Electrical2Go - Online Electrical Supplier
This official sponsor may provide discounts for members

Discuss Help with replacing this discontinued Dimplex Programmer? in the Electrical Forum area at ElectriciansForums.net

Reaction score
0
Welcome to ElectriciansForums.net - The American Electrical Advice Forum
Head straight to the main forums to chat by click here:  American Electrical Advice Forum

Hey everyone,

My flat has all electric panel heating and uses a Dimplex PW4 programmer that has died. It's also discontinued, i can see why as you need to be a rocket scientist to set it anyway.

20201024_225343.jpg
20201024_225350.jpg

As this is just a switched live switch am i right in assuming it could simply be replaced with any other range of programmer such as Nest, hive etc even though it's for electric panel heating and not gas?

Screenshot 2020-10-26 at 00.59.26.png
 
Reaction score
0
I'd also forgot to mention that there's only one pilot wire in contact 1 and nothing in 2 3 or 4 so doesn't look like it's zoned off.
 

Dartlec

Esteemed
Arms
Reaction score
704
I've seen 3 of these now, all in Barratt flats installed about 2005. Every single one has failed in the same way, with a bulging component on the board - so they clearly weren't well designed in the first place.

Shameful that they don't offer a suitable replacement now though and try to upsell you to their latest expensive system.

I just disconnected them as they didn't seem to offer much benefit, even if you could work them out. From the little research I did, there is just a single live pilot wire from it to all the heaters and the storage heaters had a 4 core input so that the thermostat can override the convection controls.

The 2 recent ones I've seen even had them wired as far as the bathroom heaters so that you could turn those on too (Not actually connected) which mean 3 switches for every storage heater and 2 for non-storage - no surprise that the tenants never worked out how to use them.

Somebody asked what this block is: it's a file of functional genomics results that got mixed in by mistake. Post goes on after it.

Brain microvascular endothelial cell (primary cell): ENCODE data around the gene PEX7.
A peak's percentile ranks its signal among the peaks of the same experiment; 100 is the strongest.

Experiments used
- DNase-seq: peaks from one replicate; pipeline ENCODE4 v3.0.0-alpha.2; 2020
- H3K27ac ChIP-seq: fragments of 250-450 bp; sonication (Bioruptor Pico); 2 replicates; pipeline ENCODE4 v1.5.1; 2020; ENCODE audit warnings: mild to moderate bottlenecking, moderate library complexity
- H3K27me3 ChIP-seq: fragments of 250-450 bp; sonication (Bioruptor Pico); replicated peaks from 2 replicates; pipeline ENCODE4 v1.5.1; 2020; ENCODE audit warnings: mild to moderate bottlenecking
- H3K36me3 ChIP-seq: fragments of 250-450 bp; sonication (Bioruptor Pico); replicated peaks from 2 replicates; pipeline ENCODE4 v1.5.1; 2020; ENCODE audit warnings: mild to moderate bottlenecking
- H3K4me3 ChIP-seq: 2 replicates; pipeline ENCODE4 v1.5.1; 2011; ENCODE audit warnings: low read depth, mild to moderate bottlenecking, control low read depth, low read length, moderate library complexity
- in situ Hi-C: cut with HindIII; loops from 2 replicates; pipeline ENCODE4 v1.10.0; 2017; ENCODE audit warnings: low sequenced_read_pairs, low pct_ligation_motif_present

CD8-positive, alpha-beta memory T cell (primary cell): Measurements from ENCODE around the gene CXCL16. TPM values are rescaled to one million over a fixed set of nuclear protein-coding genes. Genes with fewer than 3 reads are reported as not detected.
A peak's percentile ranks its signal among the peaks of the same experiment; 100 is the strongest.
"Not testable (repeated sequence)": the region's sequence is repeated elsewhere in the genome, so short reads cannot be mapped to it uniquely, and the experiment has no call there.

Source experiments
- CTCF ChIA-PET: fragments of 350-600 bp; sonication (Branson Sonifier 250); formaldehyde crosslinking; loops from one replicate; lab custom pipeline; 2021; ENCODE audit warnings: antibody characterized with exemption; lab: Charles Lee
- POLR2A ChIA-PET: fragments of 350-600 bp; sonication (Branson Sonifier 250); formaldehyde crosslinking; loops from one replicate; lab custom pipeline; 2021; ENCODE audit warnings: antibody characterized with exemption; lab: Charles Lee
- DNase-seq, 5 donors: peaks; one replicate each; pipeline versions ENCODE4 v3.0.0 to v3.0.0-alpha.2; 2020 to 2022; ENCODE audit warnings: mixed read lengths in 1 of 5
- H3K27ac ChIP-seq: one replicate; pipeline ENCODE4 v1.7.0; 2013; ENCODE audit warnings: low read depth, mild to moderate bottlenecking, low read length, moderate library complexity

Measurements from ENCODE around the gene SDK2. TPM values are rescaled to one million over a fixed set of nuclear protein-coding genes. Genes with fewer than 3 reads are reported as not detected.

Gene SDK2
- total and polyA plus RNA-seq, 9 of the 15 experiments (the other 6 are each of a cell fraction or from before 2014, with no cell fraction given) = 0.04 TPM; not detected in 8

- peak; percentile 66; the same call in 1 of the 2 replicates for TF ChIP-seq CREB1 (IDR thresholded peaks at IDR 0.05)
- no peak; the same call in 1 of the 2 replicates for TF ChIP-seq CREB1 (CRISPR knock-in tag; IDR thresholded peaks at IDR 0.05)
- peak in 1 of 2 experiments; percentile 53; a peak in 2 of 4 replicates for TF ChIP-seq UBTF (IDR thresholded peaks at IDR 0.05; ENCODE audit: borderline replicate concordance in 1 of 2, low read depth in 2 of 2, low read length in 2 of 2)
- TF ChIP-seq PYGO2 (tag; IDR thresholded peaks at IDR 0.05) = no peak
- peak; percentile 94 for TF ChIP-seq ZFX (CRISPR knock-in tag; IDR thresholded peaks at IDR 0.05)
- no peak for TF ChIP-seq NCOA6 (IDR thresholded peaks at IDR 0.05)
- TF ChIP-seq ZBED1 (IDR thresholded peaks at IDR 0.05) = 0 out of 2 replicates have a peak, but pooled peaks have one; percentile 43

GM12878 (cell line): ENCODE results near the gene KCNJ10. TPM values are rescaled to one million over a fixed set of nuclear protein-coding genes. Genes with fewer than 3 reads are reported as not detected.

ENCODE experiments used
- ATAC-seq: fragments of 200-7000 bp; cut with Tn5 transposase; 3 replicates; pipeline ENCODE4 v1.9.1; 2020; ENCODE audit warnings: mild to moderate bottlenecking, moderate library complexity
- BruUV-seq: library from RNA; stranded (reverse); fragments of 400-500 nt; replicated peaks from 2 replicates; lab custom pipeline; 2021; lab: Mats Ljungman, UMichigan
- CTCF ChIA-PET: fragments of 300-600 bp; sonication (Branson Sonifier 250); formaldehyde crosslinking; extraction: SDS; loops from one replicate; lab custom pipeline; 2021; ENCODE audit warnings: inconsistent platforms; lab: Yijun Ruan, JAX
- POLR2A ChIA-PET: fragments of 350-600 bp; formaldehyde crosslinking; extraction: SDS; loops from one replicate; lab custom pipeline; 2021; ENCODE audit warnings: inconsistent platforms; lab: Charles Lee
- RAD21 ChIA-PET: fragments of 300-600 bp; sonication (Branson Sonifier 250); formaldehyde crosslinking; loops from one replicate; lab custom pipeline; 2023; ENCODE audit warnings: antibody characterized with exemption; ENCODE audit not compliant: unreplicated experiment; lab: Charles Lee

In the refurb I did I replaced the radiators with Q-Rad models which are no longer storage, but probably more suitable for tenants who are out at work most of the day.
 
Reaction score
0
I've seen 3 of these now, all in Barratt flats installed about 2005. Every single one has failed in the same way, with a bulging component on the board - so they clearly weren't well designed in the first place.

Shameful that they don't offer a suitable replacement now though and try to upsell you to their latest expensive system.

I just disconnected them as they didn't seem to offer much benefit, even if you could work them out. From the little research I did, there is just a single live pilot wire from it to all the heaters and the storage heaters had a 4 core input so that the thermostat can override the convection controls.

The 2 recent ones I've seen even had them wired as far as the bathroom heaters so that you could turn those on too (Not actually connected) which mean 3 switches for every storage heater and 2 for non-storage - no surprise that the tenants never worked out how to use them.

In the refurb I did I replaced the radiators with Q-Rad models which are no longer storage, but probably more suitable for tenants who are out at work most of the day.
Ah that makes sense. Yeah I'd basically just left it on continuous as i couldn't work it out.
These are the radiators in the flat. Can't get any to work without replacing this programmer which is annoying as I'd never used the programmer anyway.

20201026_112536.jpg20201026_121312.jpg

So as this zoned pilot wire just seems to be a switched live when the programmer calls for heat I'm guessing most standard programmers should work without the need for another pointless zoned programmer?
 

Dartlec

Esteemed
Arms
Reaction score
704
Looks like a slightly different setup - maybe they've been replaced at some point? Is the first heater in the lounge or a bedroom?